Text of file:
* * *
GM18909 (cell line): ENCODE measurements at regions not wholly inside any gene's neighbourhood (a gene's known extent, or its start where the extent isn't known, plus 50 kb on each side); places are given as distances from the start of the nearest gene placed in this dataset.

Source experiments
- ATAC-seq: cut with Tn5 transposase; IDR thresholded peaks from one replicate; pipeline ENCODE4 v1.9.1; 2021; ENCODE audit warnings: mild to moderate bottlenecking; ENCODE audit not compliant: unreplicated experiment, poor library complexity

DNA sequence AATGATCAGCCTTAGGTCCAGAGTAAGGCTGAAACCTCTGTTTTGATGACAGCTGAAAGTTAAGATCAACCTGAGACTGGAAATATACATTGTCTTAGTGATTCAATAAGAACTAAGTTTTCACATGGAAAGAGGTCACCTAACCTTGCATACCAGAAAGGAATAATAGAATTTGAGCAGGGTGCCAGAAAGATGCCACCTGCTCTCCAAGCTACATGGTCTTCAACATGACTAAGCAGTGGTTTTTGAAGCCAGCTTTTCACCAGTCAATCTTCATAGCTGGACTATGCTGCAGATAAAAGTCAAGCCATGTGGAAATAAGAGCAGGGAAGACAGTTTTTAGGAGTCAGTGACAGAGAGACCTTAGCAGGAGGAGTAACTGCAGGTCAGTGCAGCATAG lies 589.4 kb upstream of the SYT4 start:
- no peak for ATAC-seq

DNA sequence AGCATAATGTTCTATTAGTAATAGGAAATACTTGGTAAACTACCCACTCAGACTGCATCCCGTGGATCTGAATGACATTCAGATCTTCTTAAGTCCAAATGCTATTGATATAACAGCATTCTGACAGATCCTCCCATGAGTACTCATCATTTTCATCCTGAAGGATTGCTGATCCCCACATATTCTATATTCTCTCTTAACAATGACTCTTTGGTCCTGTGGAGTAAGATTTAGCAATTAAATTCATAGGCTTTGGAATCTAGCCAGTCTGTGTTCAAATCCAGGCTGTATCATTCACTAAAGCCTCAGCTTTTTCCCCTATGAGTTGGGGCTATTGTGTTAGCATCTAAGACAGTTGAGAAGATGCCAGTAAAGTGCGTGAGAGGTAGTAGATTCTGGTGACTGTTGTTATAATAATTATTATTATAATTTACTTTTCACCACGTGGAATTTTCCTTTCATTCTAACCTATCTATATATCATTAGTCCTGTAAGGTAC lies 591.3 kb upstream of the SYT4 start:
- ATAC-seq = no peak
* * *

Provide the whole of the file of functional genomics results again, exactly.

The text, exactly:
GM18909 (cell line): ENCODE measurements at regions not wholly inside any gene's neighbourhood (a gene's known extent, or its start where the extent isn't known, plus 50 kb on each side); places are given as distances from the start of the nearest gene placed in this dataset.

Source experiments
- ATAC-seq: cut with Tn5 transposase; IDR thresholded peaks from one replicate; pipeline ENCODE4 v1.9.1; 2021; ENCODE audit warnings: mild to moderate bottlenecking; ENCODE audit not compliant: unreplicated experiment, poor library complexity

DNA sequence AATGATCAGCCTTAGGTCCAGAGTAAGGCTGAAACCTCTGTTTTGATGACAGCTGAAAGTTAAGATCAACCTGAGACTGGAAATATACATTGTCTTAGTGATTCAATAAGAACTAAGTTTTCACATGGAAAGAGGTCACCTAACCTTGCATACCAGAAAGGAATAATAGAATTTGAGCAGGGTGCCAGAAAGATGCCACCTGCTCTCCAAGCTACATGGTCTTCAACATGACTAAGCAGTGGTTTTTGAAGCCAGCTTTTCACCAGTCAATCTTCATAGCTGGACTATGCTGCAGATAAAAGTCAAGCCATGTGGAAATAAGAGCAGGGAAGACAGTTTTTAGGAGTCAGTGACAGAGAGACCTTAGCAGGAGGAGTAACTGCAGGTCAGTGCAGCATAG lies 589.4 kb upstream of the SYT4 start:
- no peak for ATAC-seq

DNA sequence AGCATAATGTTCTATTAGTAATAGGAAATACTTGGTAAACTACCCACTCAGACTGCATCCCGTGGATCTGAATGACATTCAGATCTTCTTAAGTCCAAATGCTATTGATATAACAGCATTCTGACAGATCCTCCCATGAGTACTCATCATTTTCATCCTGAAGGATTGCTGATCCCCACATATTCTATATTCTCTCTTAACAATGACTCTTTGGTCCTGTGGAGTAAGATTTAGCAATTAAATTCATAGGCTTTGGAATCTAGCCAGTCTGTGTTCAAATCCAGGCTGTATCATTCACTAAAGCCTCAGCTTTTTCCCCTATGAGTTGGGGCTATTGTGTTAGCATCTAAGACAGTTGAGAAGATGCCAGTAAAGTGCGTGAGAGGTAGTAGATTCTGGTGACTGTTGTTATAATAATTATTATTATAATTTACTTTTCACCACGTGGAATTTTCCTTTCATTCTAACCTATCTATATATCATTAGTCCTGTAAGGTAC lies 591.3 kb upstream of the SYT4 start:
- ATAC-seq = no peak